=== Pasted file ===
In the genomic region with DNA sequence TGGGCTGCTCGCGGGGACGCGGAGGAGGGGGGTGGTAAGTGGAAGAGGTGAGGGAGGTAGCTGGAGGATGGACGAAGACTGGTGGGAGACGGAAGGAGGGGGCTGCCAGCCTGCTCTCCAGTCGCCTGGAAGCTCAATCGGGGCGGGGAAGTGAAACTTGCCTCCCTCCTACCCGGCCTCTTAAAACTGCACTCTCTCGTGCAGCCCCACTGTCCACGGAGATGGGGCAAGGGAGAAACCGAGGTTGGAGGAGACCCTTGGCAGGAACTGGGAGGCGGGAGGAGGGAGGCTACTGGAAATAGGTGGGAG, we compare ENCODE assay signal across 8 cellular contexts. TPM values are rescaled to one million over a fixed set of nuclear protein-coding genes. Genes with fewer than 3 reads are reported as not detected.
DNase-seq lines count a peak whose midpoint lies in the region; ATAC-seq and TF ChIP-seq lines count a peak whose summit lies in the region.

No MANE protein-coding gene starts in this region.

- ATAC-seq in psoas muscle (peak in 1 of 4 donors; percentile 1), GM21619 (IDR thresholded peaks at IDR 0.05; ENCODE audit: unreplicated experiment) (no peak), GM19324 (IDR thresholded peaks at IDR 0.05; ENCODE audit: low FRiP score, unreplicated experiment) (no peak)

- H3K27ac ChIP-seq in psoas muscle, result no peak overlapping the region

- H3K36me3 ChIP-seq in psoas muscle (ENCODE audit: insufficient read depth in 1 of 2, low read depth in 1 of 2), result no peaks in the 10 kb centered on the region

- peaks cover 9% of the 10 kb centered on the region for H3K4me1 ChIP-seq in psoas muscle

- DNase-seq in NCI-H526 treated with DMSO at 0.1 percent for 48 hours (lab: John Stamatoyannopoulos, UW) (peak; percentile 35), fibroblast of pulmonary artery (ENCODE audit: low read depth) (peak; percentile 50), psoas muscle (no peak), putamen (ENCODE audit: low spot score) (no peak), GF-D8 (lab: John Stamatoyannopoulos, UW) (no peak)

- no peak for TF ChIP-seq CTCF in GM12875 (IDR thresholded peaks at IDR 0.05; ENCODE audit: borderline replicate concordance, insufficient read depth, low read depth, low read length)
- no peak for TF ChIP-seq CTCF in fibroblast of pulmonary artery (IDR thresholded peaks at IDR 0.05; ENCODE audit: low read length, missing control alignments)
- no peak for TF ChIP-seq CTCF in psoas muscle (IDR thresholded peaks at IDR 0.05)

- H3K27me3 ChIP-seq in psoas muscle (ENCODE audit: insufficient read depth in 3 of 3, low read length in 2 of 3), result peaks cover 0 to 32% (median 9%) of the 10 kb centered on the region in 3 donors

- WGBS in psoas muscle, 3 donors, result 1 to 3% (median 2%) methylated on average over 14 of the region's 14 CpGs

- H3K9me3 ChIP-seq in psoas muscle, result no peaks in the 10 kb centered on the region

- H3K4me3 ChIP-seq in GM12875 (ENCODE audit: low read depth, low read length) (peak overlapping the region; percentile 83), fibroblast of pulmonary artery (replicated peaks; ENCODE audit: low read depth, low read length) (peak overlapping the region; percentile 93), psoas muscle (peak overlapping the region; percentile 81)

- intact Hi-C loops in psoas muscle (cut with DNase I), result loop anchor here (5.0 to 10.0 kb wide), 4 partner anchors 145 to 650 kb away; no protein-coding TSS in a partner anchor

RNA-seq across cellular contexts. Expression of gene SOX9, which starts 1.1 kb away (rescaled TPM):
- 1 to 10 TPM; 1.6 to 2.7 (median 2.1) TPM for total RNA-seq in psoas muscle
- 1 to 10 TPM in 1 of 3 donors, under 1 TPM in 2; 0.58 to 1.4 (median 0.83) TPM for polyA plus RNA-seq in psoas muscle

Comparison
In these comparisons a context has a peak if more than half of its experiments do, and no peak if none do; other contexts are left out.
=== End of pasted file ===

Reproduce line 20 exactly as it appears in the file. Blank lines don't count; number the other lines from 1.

Comparison